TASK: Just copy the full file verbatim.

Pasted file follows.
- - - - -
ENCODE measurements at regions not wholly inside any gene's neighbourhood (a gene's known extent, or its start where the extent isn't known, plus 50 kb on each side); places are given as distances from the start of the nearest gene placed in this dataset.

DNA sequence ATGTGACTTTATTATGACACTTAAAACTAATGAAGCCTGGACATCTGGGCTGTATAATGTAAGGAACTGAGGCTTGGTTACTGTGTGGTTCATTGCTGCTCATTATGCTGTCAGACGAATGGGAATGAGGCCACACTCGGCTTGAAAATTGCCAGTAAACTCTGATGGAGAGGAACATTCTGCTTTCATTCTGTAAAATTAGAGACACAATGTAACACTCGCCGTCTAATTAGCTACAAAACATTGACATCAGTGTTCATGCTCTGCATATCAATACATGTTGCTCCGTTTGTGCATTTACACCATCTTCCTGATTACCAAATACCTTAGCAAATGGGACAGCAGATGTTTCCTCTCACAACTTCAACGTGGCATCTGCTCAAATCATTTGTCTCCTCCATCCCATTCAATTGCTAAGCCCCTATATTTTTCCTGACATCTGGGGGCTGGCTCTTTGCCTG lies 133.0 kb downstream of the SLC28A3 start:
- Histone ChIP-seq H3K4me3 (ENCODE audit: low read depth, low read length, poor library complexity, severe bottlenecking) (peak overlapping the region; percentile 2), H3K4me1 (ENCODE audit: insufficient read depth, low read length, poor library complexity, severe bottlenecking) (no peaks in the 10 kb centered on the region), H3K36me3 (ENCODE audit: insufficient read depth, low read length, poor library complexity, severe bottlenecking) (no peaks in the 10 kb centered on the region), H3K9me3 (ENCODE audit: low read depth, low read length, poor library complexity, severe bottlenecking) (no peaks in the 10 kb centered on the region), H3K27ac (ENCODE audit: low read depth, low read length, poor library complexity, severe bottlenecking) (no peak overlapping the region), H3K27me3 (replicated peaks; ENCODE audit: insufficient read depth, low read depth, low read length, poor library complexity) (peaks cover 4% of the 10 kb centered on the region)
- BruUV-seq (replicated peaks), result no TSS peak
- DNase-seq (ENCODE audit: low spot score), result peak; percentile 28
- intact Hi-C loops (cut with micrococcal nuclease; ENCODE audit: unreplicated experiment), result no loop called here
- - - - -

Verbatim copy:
ENCODE measurements at regions not wholly inside any gene's neighbourhood (a gene's known extent, or its start where the extent isn't known, plus 50 kb on each side); places are given as distances from the start of the nearest gene placed in this dataset.

DNA sequence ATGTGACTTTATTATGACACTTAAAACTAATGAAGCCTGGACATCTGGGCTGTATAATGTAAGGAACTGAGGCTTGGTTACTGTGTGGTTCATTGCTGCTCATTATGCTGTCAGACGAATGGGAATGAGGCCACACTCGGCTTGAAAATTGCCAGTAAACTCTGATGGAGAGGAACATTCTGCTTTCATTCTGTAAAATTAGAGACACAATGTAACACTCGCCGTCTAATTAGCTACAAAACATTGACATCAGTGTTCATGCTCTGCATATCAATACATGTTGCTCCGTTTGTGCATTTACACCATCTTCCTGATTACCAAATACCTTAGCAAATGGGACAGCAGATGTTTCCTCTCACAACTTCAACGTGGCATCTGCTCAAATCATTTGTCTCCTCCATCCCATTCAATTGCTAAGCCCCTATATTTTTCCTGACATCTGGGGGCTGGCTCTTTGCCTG lies 133.0 kb downstream of the SLC28A3 start:
- Histone ChIP-seq H3K4me3 (ENCODE audit: low read depth, low read length, poor library complexity, severe bottlenecking) (peak overlapping the region; percentile 2), H3K4me1 (ENCODE audit: insufficient read depth, low read length, poor library complexity, severe bottlenecking) (no peaks in the 10 kb centered on the region), H3K36me3 (ENCODE audit: insufficient read depth, low read length, poor library complexity, severe bottlenecking) (no peaks in the 10 kb centered on the region), H3K9me3 (ENCODE audit: low read depth, low read length, poor library complexity, severe bottlenecking) (no peaks in the 10 kb centered on the region), H3K27ac (ENCODE audit: low read depth, low read length, poor library complexity, severe bottlenecking) (no peak overlapping the region), H3K27me3 (replicated peaks; ENCODE audit: insufficient read depth, low read depth, low read length, poor library complexity) (peaks cover 4% of the 10 kb centered on the region)
- BruUV-seq (replicated peaks), result no TSS peak
- DNase-seq (ENCODE audit: low spot score), result peak; percentile 28
- intact Hi-C loops (cut with micrococcal nuclease; ENCODE audit: unreplicated experiment), result no loop called here